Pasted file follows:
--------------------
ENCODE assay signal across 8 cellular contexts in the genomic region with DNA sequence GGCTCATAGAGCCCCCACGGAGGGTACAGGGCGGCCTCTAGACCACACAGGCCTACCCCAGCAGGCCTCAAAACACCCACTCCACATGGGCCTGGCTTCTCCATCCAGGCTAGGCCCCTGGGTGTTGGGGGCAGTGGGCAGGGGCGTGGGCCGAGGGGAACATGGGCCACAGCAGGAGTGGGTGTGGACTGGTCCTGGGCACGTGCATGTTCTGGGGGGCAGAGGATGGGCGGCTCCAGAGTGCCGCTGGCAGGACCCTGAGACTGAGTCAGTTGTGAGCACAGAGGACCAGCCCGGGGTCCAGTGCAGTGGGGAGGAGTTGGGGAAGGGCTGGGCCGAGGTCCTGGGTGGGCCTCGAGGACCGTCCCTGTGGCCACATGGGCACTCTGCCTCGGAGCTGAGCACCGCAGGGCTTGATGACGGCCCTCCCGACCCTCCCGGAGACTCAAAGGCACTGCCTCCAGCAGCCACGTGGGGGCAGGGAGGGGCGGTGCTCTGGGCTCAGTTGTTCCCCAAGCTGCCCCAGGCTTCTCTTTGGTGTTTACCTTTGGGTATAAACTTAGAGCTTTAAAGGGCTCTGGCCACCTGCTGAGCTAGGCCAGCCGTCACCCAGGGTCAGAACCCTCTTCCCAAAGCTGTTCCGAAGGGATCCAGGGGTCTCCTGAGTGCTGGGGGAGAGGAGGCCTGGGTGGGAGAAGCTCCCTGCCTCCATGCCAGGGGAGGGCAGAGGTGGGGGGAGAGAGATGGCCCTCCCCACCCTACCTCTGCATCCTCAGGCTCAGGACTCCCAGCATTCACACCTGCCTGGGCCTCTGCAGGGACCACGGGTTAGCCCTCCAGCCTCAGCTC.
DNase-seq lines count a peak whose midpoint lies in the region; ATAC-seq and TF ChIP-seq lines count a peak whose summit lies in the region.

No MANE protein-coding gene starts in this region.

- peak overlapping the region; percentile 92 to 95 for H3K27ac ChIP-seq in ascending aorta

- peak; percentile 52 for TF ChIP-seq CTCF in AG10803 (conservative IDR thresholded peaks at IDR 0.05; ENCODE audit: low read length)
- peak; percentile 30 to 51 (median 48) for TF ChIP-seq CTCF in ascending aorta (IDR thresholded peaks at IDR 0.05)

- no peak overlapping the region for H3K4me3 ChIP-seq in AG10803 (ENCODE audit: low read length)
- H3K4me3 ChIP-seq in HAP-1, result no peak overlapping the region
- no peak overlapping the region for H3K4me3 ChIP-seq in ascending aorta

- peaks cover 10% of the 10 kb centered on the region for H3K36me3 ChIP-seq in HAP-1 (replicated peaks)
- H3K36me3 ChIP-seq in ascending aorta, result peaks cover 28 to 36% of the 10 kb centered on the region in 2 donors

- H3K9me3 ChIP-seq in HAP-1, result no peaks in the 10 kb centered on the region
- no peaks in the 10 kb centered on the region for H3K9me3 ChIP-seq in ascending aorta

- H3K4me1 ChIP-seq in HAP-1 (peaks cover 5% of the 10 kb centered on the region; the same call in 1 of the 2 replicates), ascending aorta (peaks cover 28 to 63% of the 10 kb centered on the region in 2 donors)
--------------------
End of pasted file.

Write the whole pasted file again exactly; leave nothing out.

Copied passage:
ENCODE assay signal across 8 cellular contexts in the genomic region with DNA sequence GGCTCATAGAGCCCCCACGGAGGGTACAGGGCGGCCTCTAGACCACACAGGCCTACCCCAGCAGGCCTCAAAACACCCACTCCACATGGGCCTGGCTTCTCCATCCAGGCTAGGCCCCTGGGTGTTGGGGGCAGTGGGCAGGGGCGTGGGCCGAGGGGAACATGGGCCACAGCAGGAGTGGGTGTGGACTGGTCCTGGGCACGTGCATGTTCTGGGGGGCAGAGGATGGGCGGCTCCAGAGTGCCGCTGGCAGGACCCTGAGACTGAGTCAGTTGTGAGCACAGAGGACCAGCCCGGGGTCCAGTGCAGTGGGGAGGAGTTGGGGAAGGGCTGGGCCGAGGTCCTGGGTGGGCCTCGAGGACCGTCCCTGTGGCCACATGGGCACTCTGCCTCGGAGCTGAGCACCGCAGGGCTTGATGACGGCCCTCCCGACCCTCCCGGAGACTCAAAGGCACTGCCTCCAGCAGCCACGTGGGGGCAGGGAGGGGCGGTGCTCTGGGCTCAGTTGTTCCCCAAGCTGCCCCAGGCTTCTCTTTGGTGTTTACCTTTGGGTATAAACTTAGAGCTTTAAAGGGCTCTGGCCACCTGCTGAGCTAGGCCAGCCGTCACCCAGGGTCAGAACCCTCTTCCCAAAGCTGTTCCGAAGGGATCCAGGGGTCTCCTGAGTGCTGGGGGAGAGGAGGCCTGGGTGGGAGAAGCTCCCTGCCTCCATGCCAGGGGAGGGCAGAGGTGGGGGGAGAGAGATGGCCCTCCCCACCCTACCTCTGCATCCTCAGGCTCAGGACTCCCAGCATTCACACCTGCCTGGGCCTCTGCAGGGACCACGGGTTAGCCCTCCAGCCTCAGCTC.
DNase-seq lines count a peak whose midpoint lies in the region; ATAC-seq and TF ChIP-seq lines count a peak whose summit lies in the region.

No MANE protein-coding gene starts in this region.

- peak overlapping the region; percentile 92 to 95 for H3K27ac ChIP-seq in ascending aorta

- peak; percentile 52 for TF ChIP-seq CTCF in AG10803 (conservative IDR thresholded peaks at IDR 0.05; ENCODE audit: low read length)
- peak; percentile 30 to 51 (median 48) for TF ChIP-seq CTCF in ascending aorta (IDR thresholded peaks at IDR 0.05)

- no peak overlapping the region for H3K4me3 ChIP-seq in AG10803 (ENCODE audit: low read length)
- H3K4me3 ChIP-seq in HAP-1, result no peak overlapping the region
- no peak overlapping the region for H3K4me3 ChIP-seq in ascending aorta

- peaks cover 10% of the 10 kb centered on the region for H3K36me3 ChIP-seq in HAP-1 (replicated peaks)
- H3K36me3 ChIP-seq in ascending aorta, result peaks cover 28 to 36% of the 10 kb centered on the region in 2 donors

- H3K9me3 ChIP-seq in HAP-1, result no peaks in the 10 kb centered on the region
- no peaks in the 10 kb centered on the region for H3K9me3 ChIP-seq in ascending aorta

- H3K4me1 ChIP-seq in HAP-1 (peaks cover 5% of the 10 kb centered on the region; the same call in 1 of the 2 replicates), ascending aorta (peaks cover 28 to 63% of the 10 kb centered on the region in 2 donors)